Gaps in Management: Traditional Functions vs. Actual Behavior

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  • 0:00 The Manager and the…
  • 1:02 The Reality of the…
  • 3:45 Roles of Management
  • 4:43 Lesson Summary
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Lesson Transcript
Instructor: Nick Chandler
This lesson explains the gap that appears between traditional functions of management (planning, organizing, leading, and controlling) and the actual behavior of managers.

The Manager and the Four Functions

What is a manager? If you were to picture the ideal manager, then what would he or she be like? Would they be a meticulous planner, giving plenty of thought to the short and long term? Would they be so organized in their own work that they also manage everyone else's work? Or, perhaps, a role model that everyone in a department follows?

We often see a manager as someone who's in charge of a business, department or something similar. However, a manager might best be identified by the tasks he or she performs. The four functions of managers mentioned earlier are often referred to as the principles of management. In other words, they are the basic ways in which a manager is supposed to manage. Henri Fayol (1841-1925) was a French management theorist who created this framework of four functions:

  1. Planning
  2. Organizing
  3. Leading
  4. Controlling

And so people call it the POLC framework.

The Reality of the Four Functions

If a manager is managing then that means, in theory, they're performing all four functions. However, some managers may not be performing all the functions. Imagine a customer hasn't received their paycheck in their bank account. They go to the bank manager who checks the account, finds the missing amount, and transfers it to the customer's account. These tasks aren't managing, but are certainly part of the job. On the other hand, some managers may only perform one or two of the functions. A quality control manager is constantly checking and controlling but may not have a staff to lead or have no need for planning.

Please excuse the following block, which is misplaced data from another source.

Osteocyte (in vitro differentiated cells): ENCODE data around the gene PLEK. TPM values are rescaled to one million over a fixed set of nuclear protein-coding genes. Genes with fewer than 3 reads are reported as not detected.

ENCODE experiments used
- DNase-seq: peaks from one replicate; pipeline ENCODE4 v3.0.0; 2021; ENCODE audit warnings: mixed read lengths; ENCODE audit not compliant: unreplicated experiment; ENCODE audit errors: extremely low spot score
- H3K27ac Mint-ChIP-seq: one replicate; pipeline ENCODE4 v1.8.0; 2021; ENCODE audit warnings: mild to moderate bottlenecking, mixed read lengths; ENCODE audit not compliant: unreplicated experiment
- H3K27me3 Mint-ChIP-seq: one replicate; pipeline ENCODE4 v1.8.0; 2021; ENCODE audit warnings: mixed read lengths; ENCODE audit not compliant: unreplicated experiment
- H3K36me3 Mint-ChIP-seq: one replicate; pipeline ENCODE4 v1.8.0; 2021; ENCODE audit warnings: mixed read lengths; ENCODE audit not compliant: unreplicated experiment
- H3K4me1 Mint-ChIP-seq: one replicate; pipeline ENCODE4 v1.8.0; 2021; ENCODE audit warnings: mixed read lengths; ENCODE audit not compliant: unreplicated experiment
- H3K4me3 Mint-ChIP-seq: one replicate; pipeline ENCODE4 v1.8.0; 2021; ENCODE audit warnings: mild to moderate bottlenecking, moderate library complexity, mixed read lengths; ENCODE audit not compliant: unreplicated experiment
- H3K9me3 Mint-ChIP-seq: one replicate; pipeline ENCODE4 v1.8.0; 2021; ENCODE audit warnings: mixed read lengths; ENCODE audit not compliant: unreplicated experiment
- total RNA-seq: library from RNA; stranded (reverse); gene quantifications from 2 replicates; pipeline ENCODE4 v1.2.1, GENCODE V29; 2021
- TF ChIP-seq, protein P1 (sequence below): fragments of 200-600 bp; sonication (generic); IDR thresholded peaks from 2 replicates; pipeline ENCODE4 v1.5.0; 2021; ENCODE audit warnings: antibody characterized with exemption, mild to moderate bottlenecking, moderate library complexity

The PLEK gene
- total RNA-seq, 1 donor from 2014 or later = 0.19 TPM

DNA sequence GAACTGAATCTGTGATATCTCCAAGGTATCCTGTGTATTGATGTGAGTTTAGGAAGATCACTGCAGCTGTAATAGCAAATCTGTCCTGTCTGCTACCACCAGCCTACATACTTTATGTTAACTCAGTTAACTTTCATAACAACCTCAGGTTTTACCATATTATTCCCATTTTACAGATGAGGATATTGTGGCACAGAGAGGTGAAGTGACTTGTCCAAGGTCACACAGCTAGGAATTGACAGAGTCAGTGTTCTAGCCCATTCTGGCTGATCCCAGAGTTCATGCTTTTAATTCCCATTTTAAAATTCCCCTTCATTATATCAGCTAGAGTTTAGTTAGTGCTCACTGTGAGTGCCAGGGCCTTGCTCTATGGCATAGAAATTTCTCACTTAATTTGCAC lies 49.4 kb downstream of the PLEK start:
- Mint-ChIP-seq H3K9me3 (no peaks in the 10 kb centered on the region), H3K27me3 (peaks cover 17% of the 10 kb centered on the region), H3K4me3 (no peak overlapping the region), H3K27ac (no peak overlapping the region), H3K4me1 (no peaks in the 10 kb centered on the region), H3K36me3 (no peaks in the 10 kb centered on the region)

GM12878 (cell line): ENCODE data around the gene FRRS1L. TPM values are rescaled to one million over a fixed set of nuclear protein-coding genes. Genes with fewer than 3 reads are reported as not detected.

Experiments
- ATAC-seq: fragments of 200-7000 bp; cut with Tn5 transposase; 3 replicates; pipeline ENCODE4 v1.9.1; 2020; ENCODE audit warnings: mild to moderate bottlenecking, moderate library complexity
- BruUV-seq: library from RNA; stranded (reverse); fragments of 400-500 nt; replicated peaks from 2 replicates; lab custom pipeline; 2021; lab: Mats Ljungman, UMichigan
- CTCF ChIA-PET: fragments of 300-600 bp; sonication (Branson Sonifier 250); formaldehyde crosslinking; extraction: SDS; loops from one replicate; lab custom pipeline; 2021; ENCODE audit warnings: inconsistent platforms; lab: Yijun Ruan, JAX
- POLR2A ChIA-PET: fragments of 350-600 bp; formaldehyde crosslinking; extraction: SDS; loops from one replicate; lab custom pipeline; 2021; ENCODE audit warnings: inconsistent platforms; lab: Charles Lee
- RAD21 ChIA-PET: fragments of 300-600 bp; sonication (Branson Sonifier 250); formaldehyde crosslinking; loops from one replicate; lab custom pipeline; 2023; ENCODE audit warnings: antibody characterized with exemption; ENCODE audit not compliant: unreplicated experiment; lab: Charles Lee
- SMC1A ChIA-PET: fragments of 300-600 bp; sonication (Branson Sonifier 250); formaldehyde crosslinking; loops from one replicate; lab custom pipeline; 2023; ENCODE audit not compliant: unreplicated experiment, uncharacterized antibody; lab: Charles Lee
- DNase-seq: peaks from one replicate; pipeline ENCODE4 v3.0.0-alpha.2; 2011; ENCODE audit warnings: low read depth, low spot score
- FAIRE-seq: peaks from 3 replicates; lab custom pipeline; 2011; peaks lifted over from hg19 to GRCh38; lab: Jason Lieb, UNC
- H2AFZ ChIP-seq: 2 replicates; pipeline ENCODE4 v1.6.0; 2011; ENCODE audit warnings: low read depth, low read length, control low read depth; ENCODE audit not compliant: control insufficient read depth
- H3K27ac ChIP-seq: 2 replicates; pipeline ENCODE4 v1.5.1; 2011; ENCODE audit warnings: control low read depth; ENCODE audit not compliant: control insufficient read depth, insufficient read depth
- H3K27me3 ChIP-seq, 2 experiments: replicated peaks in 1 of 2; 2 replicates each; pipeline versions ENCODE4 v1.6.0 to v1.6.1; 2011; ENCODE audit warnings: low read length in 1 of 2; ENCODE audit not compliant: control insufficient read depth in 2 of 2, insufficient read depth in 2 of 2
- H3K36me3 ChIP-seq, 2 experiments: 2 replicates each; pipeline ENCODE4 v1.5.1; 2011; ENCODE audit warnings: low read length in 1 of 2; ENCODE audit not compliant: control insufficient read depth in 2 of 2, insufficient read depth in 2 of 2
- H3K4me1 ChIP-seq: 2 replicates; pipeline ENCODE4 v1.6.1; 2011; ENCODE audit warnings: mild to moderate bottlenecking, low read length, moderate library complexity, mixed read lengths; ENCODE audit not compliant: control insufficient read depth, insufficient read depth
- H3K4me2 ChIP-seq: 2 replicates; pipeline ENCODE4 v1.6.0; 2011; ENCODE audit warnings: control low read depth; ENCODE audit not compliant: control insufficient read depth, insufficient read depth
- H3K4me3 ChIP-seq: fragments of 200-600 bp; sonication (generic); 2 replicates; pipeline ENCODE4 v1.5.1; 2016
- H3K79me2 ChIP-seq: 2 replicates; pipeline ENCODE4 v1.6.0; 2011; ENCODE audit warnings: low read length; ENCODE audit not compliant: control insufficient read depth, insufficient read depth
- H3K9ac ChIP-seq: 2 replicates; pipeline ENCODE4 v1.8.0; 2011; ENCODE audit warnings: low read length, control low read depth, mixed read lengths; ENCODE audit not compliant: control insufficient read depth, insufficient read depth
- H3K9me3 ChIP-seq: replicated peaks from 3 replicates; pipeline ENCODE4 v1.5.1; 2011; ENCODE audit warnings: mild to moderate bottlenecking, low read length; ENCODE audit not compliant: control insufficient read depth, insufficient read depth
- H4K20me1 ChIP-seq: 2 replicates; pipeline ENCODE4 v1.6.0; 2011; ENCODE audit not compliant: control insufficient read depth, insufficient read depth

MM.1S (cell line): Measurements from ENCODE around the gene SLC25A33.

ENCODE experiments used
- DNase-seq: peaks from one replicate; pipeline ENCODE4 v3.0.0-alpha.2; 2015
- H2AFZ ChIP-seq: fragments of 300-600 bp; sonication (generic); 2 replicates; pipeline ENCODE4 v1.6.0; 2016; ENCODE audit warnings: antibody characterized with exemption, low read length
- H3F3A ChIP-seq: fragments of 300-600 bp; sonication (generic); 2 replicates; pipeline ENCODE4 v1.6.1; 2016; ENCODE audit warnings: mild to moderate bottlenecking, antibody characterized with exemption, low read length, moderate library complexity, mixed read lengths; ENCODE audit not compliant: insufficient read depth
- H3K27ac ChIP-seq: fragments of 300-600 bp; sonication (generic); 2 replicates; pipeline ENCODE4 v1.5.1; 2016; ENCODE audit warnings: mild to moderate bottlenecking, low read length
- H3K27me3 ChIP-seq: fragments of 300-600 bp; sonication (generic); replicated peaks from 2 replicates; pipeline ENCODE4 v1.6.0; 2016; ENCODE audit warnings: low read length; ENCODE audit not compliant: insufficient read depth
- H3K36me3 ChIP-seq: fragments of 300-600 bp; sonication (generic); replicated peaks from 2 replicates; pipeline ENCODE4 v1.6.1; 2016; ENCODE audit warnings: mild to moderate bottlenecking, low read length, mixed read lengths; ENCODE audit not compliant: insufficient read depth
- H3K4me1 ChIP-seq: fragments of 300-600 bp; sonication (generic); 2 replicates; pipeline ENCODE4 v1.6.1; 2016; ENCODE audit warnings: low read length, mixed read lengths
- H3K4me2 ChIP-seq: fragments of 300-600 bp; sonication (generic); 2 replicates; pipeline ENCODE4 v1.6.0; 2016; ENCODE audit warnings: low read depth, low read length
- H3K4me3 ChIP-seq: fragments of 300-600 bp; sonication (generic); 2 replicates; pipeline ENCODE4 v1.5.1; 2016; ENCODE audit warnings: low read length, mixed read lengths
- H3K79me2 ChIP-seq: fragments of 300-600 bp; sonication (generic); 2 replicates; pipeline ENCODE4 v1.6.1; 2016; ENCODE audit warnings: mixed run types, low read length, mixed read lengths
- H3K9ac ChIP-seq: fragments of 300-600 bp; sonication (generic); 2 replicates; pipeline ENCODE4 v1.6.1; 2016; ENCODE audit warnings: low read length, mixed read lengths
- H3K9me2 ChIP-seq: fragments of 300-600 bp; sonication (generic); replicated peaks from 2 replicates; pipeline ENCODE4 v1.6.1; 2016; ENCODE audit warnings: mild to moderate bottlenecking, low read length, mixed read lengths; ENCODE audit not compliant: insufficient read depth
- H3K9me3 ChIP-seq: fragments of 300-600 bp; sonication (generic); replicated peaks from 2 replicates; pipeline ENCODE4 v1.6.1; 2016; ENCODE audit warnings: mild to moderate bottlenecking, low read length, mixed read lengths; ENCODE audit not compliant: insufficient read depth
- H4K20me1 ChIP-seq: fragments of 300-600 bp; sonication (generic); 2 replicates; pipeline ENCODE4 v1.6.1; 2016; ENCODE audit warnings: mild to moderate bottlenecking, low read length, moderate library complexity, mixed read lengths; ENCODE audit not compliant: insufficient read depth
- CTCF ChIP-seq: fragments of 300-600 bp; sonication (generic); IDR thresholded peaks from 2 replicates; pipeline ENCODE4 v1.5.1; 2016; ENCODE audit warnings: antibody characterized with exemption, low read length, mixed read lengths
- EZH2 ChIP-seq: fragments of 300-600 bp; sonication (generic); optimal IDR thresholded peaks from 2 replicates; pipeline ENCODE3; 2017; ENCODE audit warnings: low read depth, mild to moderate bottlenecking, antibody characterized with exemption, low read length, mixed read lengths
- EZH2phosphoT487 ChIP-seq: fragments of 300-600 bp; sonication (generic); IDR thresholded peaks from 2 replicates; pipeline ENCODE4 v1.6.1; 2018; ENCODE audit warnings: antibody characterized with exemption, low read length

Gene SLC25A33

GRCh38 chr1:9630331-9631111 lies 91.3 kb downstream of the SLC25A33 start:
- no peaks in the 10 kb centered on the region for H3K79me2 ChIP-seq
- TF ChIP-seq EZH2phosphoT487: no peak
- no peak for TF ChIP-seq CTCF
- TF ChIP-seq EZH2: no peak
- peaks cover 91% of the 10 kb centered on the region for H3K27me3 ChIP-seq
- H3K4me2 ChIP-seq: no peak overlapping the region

Look at it this way: if a manager is someone who directs and is in charge, a consultant to a business could be seen as a manager, since they're offering advice on the company's direction. Or look at it this way: a consultant is employed to analyze the company and develop a 5-year plan. That means they're planning and offering ideas on controlling.

Some recent trends in management and companies and organizations have further increased the gap between the theory of what a manager is and the reality. Here are a few examples.

First is the responsibility of leading. Research has found that leading may not come from the manager. A person can be a role model for others to follow just because they're an expert or respected by colleagues. If people want to follow and copy a colleague, then they're leading whether they intended to lead or not.

Organizing is another example. There has been a trend for some time for employees to be empowered. This means that the manager passes the responsibility for decisions to the employee. Often this means that the employee organizes their own work and manages themselves. In some cases, companies and organizations have gone one step further and have decided that employees can completely manage themselves. One extreme example was when British Telecom completely got rid of its middle management and let staff manage themselves. The employees were put in groups to manage each other. These groups were called autonomous work groups. In these groups, the employees take on not only organizing, but also controlling and some planning too.

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